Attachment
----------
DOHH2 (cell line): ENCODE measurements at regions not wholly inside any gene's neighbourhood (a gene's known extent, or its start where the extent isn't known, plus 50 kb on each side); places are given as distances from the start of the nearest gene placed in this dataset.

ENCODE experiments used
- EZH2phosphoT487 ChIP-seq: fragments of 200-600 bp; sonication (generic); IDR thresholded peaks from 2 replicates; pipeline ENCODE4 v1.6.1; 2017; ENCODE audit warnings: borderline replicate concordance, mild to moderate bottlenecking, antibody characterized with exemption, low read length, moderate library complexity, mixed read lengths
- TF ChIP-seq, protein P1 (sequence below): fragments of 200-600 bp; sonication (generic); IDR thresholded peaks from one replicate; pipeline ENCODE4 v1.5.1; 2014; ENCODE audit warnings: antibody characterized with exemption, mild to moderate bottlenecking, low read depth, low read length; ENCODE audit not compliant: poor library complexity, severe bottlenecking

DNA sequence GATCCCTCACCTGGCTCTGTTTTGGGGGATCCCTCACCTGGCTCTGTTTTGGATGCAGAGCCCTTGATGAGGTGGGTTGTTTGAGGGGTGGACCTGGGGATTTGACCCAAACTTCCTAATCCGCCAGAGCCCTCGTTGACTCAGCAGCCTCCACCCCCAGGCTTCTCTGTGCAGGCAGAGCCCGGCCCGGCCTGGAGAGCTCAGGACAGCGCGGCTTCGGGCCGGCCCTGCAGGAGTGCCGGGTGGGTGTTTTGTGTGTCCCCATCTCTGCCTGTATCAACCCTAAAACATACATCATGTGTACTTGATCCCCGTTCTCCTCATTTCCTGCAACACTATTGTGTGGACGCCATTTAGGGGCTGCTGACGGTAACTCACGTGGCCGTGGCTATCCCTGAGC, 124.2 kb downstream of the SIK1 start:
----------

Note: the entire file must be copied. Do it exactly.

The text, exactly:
DOHH2 (cell line): ENCODE measurements at regions not wholly inside any gene's neighbourhood (a gene's known extent, or its start where the extent isn't known, plus 50 kb on each side); places are given as distances from the start of the nearest gene placed in this dataset.

ENCODE experiments used
- EZH2phosphoT487 ChIP-seq: fragments of 200-600 bp; sonication (generic); IDR thresholded peaks from 2 replicates; pipeline ENCODE4 v1.6.1; 2017; ENCODE audit warnings: borderline replicate concordance, mild to moderate bottlenecking, antibody characterized with exemption, low read length, moderate library complexity, mixed read lengths
- TF ChIP-seq, protein P1 (sequence below): fragments of 200-600 bp; sonication (generic); IDR thresholded peaks from one replicate; pipeline ENCODE4 v1.5.1; 2014; ENCODE audit warnings: antibody characterized with exemption, mild to moderate bottlenecking, low read depth, low read length; ENCODE audit not compliant: poor library complexity, severe bottlenecking

DNA sequence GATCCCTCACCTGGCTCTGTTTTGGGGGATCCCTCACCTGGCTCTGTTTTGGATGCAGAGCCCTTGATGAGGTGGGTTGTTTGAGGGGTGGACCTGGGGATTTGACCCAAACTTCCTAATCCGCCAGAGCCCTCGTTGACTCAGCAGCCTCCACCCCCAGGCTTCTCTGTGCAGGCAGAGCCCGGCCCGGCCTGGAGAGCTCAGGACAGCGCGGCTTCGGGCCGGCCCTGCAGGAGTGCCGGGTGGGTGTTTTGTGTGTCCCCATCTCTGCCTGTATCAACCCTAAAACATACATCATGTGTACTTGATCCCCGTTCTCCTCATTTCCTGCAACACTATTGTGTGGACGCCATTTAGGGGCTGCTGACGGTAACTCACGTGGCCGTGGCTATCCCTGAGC, 124.2 kb downstream of the SIK1 start: